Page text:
Calorie Density Explained

Discover why countless studies show people who go plant-based manage to lose weight fast


January 2021


By Alex White


We tend to eat a similar amount each day so what we eat makes a big difference. For example, someone who burns 2,200 calories and eats four pounds of food a day needs a mix of food averaging 550 calories per pound to maintain their weight. This is called the ‘calorie density’ of their food and many experts argue that, while it is only one piece of the puzzle, it plays a crucial role in weight control.


Figure 2 (below) gives some examples to bring this to life. Each column shows a different diet someone could eat. For each case we’ve assumed the person burns 2,200 calories a day and needs four pounds of food to avoid feeling hungry. Once you’ve read it, we’ll discuss each diet in turn.



First, let’s look at the Standard American Diet which is high in meat, fat, sugar, and processed foods. These foods tend to have quite a high calorie density (typically a thousand calories per pound or more). Still, we’ve assumed this person is also eating some heathier foods as well, leading to an average of 900 calories per pound. Even with this low estimate, the problem is clear. By the time they satisfy their hunger with their daily four pounds of food this person has blown through their calorie limit for the day. In fact, their ‘energy balance’ is a whopping 1,200 calories over their calories burned. At this rate, they are sure to gain weight fast.


Second, there’s a typical weight loss diet. Here, some healthier choices bring the average calories per pound down a bit (to 600 in this example). But, the usual advice to count calories and watch portion sizes still leaves our dieter with a big problem: hunger. By the time they hit their calorie limit (1,800 in this case) they’ve only eaten three pounds of food. Their only option then is to be ‘strong’ and go hungry. This is both miserable and unnatural. What’s natural is to give in – which is why most diets fail.


Third, we have a standard whole-foods, plant-based diet. Here the goal is keeping a steady weight. The solution is simple: match the food we eat to the energy needs we have, without eating less. In this case that means eating a diet with about 550 calories per pound – which is only possible by emphasizing minimally processed, plant-based foods. By doing so this person can eat the four pounds of food they need to feel full while getting no more or less than the 2,200 calories they need for the day. The beauty of this is that it is sustainable.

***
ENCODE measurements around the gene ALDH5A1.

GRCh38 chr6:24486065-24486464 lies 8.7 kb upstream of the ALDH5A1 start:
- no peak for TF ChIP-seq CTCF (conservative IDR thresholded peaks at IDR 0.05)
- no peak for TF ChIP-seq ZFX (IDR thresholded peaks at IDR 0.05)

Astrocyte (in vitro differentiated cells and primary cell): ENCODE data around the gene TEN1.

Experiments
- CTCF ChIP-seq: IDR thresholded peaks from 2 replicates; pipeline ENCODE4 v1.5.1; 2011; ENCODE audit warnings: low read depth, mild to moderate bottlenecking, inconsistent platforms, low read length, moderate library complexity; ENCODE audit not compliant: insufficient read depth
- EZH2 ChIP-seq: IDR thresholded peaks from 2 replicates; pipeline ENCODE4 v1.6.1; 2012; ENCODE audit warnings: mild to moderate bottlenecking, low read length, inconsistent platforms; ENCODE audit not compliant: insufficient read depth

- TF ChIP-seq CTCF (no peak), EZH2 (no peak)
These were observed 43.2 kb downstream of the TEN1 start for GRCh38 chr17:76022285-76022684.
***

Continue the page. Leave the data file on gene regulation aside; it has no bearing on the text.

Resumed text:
Fourth, we have a whole-foods, plant-based diet for weight loss. This is basically identical to number three, but the person has chosen to focus a bit more on low calorie density foods like fresh fruits and vegetables. They’ve also cut out oil. That’s because all oil – even the much-hyped extra virgin olive oil – is 100 percent fat. That gives it about 4,000 calories per pound and makes it a great food to cut out of your diet if you’re watching your weight.


Figure 3 (below) shows how much calorie density varies across different foods. You’ll notice how oil is about 40 times more calorie dense than most vegetables. It’s also worth noting that the most calorically dense foods tend to be either animal products or processed foods. The exceptions are things like tortillas, dried fruit, bread, nuts and seeds. These foods all have a place in a healthy plant-based diet, but we need to watch out for both quantity and quality when we eat them.





If you’d like more information on this topic, both the CDC and healthline.com have good overviews of it on their websites. You might also check out a YouTube video called “The Importance of Calorie Density & Exercise” by Garth Davis MD – one of the growing community of doctors promoting lifestyle medicine and plant-based eating that inspired us to start this program.